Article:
Remember the donor who paid for the Uvalde victims’ funerals? It was MLB and NFL star Bo JacksonJuly 25, 2022
The AP also notes that Jackson knew about Uvalde long before the shooting at Robb Elementary.
Jackson said he felt a personal connection to the city he’s driven through many times. Uvalde has been a regular stop for a bite to eat or groceries before a long drive farther west to visit a friend’s ranch on hunting trips.
Other fundraising efforts have since raised millions to assist families, and local funeral homes said they wouldn’t charge families for services. But Jackson’s donation was an early point of light for the grieving families.
“The true spirit of our nation is Americans lifting up one another in times of need and hardship,” Abbott said. “In a truly selfless act, Bo covered all funeral expenses for the victims’ families so they would have one less thing to worry about as they grieved.”
So Bo knows good deeds. In fact, he’s been at it so long, he’s a regular charity savant.
For instance, after tornadoes devastated areas of his native Alabama in 2011, Jackson got his legs churning once again, riding a bicycle across the state to raise money for rebuilding—and the event continues to this day.
Rocked by the news, Jackson, a native of Bessemer, Alabama, who starred in football and baseball at Auburn University, knew he couldn’t just sit idly by as the community that supported him in his climb to success was now in ruins.
His idea became reality with the creation of Bo Bikes Bama. Jackson and his friends rode across the state to raise money not only to help rebuild but also to build community storm shelters.
“Bo Bikes Bama is an event where I want to make the rest of the country aware of just how severe a tornado can be. It’s a way of coming back home and doing something for the people that had faith in me when I was younger. Bo Bikes Bama is all about caring about your brothers and sisters,” Jackson says.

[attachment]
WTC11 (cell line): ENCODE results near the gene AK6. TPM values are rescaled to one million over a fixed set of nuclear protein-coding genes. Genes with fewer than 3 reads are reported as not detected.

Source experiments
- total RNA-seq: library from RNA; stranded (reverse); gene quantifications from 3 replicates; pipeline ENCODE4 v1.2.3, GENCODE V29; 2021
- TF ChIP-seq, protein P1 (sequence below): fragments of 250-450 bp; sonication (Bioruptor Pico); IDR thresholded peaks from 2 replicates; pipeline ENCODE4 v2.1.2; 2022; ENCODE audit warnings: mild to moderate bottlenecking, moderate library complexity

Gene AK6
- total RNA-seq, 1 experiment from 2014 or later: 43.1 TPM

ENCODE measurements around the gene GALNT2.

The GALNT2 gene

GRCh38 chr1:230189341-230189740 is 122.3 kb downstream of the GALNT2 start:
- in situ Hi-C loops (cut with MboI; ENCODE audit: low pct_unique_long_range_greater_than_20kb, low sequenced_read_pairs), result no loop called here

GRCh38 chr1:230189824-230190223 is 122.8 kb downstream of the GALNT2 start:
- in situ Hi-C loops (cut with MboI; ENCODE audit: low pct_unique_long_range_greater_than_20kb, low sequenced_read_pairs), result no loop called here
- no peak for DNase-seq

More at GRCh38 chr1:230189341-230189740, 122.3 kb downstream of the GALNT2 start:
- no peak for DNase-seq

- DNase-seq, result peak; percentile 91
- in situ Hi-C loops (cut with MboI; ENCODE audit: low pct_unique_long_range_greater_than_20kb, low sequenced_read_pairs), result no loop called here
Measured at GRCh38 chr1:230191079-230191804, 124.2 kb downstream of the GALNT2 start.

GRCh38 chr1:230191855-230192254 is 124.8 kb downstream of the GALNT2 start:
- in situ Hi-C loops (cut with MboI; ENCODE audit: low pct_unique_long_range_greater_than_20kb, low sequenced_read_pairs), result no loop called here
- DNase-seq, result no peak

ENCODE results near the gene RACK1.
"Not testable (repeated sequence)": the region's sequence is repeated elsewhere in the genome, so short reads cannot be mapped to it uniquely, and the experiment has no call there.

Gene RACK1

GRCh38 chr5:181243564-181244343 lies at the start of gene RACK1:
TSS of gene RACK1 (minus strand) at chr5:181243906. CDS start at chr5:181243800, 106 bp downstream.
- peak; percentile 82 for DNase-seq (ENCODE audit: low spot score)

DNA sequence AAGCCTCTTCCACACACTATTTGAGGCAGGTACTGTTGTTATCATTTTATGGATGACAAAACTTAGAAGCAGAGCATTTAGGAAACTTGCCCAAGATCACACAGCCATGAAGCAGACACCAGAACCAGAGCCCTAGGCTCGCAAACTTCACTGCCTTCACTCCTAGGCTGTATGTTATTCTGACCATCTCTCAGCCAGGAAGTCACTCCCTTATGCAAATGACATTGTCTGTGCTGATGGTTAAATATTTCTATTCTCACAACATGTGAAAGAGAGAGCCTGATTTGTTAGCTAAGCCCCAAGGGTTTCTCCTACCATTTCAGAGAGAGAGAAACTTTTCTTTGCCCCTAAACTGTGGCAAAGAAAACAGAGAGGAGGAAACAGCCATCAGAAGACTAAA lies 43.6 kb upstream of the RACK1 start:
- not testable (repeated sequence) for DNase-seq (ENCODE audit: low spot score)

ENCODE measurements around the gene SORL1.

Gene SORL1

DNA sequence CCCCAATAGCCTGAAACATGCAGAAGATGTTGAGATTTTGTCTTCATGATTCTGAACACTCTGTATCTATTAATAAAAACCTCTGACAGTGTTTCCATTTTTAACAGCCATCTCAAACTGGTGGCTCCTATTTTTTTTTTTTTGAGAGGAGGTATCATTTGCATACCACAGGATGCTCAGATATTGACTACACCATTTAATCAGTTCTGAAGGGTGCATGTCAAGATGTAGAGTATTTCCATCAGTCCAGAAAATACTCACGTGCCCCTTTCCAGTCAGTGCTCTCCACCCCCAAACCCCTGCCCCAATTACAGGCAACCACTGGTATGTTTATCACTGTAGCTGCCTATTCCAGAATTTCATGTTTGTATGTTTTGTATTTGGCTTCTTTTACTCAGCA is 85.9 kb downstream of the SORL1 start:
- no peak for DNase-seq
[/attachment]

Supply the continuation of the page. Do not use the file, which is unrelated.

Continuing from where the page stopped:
And through his Give Me a Chance Foundation, Jackson has also gone out of his way to provide lower-income youth with advanced athletic training opportunities that would otherwise be out of reach for them.
In a 2014 interview with the Raiders’ official website, Jackson gave an overview of the program.
“What we’re doing, we are giving inner-city youth the opportunity to get out of that concrete jungle, teach them how to play baseball, teach them how to play organized sports, period, and all in the same breath, we’re teaching them life lessons. The big thing with me, you can never understand the life lessons if you don’t understand that you have to be successful in the classroom first. Before you can become a successful athlete, you have to be a successful student, and if you can’t do that, you can’t be a part of our program. We have free tutoring set up for all these kids through the foundation and trust me, it has been very successful and very well accepted by the parents there because 95 to 98 percent of these parents are single parents, and they’re usually mothers and they’re dealing with these kids by themselves. In order to be a part of Bo Jackson’s Give Me A Chance Foundation, you have to be a superstar in the classroom first, or you have to work at being a superstar in the classroom first.”